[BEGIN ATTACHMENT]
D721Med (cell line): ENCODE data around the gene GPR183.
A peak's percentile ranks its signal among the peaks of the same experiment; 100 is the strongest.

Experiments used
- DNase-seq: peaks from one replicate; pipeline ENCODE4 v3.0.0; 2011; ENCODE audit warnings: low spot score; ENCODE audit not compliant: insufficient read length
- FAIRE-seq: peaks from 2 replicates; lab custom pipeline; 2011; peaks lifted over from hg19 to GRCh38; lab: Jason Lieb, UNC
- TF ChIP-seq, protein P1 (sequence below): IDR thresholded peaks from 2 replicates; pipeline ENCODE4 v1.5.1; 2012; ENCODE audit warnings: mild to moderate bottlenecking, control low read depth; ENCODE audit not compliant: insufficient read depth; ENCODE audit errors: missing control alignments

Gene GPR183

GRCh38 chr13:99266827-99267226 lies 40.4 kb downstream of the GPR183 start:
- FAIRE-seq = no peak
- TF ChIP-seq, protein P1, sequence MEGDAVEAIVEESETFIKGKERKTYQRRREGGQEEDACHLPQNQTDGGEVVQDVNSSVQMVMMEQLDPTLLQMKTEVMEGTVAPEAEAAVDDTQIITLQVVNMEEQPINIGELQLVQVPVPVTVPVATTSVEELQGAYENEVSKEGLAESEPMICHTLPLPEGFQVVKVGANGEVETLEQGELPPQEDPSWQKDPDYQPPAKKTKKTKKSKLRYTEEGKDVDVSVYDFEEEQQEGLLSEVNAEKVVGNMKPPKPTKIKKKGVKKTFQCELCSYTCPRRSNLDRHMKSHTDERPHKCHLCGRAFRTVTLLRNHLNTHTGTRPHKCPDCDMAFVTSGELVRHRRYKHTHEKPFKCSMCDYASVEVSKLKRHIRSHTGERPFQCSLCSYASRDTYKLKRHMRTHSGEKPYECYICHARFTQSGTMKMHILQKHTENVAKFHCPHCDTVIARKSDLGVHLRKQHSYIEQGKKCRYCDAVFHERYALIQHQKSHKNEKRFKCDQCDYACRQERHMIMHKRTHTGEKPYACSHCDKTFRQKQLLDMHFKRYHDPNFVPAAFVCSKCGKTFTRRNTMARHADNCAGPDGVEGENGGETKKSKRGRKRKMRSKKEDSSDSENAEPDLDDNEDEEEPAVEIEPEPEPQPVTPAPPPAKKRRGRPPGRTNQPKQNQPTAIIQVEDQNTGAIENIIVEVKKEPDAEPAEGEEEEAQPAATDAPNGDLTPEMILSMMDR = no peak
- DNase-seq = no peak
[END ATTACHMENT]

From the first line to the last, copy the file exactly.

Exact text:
D721Med (cell line): ENCODE data around the gene GPR183.
A peak's percentile ranks its signal among the peaks of the same experiment; 100 is the strongest.

Experiments used
- DNase-seq: peaks from one replicate; pipeline ENCODE4 v3.0.0; 2011; ENCODE audit warnings: low spot score; ENCODE audit not compliant: insufficient read length
- FAIRE-seq: peaks from 2 replicates; lab custom pipeline; 2011; peaks lifted over from hg19 to GRCh38; lab: Jason Lieb, UNC
- TF ChIP-seq, protein P1 (sequence below): IDR thresholded peaks from 2 replicates; pipeline ENCODE4 v1.5.1; 2012; ENCODE audit warnings: mild to moderate bottlenecking, control low read depth; ENCODE audit not compliant: insufficient read depth; ENCODE audit errors: missing control alignments

Gene GPR183

GRCh38 chr13:99266827-99267226 lies 40.4 kb downstream of the GPR183 start:
- FAIRE-seq = no peak
- TF ChIP-seq, protein P1, sequence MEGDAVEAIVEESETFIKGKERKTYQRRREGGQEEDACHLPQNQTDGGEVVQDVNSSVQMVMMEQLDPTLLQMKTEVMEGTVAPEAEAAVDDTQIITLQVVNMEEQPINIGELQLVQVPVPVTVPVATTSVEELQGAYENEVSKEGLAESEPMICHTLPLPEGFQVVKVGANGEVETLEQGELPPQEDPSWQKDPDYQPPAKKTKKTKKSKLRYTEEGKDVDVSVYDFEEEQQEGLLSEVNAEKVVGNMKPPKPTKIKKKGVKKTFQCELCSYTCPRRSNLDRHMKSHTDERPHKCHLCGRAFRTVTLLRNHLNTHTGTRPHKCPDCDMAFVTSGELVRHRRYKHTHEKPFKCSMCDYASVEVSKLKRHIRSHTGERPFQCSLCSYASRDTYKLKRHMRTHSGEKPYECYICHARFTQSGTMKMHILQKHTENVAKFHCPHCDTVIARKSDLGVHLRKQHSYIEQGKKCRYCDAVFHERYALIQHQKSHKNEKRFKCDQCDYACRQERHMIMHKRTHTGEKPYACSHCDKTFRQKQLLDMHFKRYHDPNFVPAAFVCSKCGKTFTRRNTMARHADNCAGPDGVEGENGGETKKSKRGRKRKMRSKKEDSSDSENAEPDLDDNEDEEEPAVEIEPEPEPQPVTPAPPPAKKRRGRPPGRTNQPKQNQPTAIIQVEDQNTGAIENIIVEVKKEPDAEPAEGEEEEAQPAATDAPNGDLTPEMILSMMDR = no peak
- DNase-seq = no peak